Acclaimed screenwriting talent Janna King makes her fresh and thrilling debut with The Seasonaires. An idyllic Nantucket summer begins like a dream for scrappy Mia from South Boston; Presley, the gorgeous southern beauty queen; Cole, a handsome introvert; Jade, the sultry daughter of a model and music mogul; J.P., the energetic young designer; and Grant, the playful party-boy. These six are working as seasonaires - influential brand ambassadors - for the clothing line Lyndon Wyld. But like all things that look too good to be true, the darkness lurking underneath slowly rises to the surface.
Lyndon Wyld, the chic British tigress who owns the eponymous business, rules their daily life by curating their every move, which the seasonaires are obligated to post on social media for their growing throngs of followers. When corporate greed, professional rivalries and personal conflicts are mixed with sex, drugs, and the naiveté of youth, the results are explosive as the murder that will sully their catalog-perfect lives. 

Supermarket | Satoshi Azuchi, translated by Paul Warham
If you read "human drama surrounding the management of a supermarket chain" and thought "what kind of fucking drama can there be in a fucking supermarket," the answer is plenty. This is sort of a dry read (someone on goodreads called it a thriller, which is a gross exaggeration), but it has its weirdly intriguing moments. No ringing endorsement here, but a nice post-business school bit of a nostalgia. 
A modern classic of literature in Japan, Supermarket is a novel of the human drama surrounding the management of a supermarket chain at a time when the phenomenon of the supermarket, imported postwar from the US, was just taking hold in Japan.
Sincere and naive in tone, Supermarket takes us back to a simpler, kinder time, and  skillfully presents the depictions of its characters alongside a wealth of information concerning Japanese post WWII recovery and industrialization.  

How Google Works | Eric Schmidt
Read this alongside Jessica Powell's The Big Disruption for a wild time.
Both Eric Schmidt and Jonathan Rosenberg came to Google as seasoned Silicon Valley business executives, but over the course of a decade they came to see the wisdom in Coach John Wooden's observation that 'it's what you learn after you know it all that counts'. As they helped grow Google from a young start-up to a global icon, they relearned everything they knew about management. How Google Works is the sum of those experiences distilled into a fun, easy-to-read primer on corporate culture, strategy, talent, decision-making, communication, innovation, and dealing with disruption.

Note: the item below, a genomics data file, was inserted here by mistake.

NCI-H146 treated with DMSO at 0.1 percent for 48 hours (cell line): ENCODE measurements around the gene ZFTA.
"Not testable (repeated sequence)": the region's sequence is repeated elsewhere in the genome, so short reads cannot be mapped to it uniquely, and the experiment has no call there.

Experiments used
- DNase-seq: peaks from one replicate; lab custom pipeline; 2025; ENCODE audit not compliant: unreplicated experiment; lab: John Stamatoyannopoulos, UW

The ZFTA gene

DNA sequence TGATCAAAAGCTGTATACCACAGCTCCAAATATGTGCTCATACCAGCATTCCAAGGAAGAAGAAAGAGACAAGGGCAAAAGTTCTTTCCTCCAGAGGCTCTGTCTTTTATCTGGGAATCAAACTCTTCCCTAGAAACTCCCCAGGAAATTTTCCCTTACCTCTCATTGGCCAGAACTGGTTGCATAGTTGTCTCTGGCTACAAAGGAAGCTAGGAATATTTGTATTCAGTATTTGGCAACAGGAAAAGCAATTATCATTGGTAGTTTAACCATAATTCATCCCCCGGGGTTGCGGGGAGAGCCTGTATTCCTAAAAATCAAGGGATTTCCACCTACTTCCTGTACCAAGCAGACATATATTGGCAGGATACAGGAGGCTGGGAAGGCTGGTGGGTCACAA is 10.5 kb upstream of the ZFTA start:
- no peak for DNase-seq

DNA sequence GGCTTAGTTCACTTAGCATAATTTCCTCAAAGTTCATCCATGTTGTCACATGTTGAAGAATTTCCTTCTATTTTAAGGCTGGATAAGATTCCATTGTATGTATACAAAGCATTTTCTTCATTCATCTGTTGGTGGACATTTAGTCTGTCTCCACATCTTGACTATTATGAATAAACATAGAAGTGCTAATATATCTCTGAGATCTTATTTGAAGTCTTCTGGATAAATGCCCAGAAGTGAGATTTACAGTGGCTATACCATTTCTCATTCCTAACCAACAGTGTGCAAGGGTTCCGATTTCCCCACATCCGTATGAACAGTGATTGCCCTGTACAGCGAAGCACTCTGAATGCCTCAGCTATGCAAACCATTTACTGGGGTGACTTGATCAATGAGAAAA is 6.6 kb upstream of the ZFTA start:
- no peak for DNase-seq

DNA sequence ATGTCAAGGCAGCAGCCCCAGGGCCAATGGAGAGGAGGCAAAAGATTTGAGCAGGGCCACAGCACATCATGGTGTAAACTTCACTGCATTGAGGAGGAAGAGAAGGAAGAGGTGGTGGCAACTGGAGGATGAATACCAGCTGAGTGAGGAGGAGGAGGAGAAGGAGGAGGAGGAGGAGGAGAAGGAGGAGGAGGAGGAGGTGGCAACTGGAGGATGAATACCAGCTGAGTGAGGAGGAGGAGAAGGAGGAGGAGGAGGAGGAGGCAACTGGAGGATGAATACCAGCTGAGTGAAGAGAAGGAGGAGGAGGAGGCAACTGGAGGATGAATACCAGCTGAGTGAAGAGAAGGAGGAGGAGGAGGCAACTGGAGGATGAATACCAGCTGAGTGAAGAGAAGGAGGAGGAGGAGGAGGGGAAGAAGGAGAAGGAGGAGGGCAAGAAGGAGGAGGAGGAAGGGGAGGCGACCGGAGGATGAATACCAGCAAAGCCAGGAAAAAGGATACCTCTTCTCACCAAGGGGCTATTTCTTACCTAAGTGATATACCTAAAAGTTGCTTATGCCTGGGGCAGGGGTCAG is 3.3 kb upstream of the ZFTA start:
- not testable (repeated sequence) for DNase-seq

The Fat Years | Chan Koonchung
This had all the ingredients of something I'd like: dystopian, shits on Beijing, etc. But it was badly written and basically a manifesto disguised as fiction. I'm fine with that on principle, but I just was in the mood for a juicy political dystopian and this read like a long-form, factual academic paper. Great cover, though.
Beijing, sometime in the near future: a month has gone missing from official records. No one has any memory of it, and no one can care less. Except for a small circle of friends, who will stop at nothing to get to the bottom of the sinister cheerfulness and amnesia that has possessed the Chinese nation. When they kidnap a high-ranking official and force him to reveal all, what they learn - not only about their leaders, but also about their own people - stuns them to the core. It is a message that will rock the world...
Terrifying methods of cunning, deception and terror are unveiled by the truth-seekers in this thriller-expose of the Communist Party's stranglehold on China today.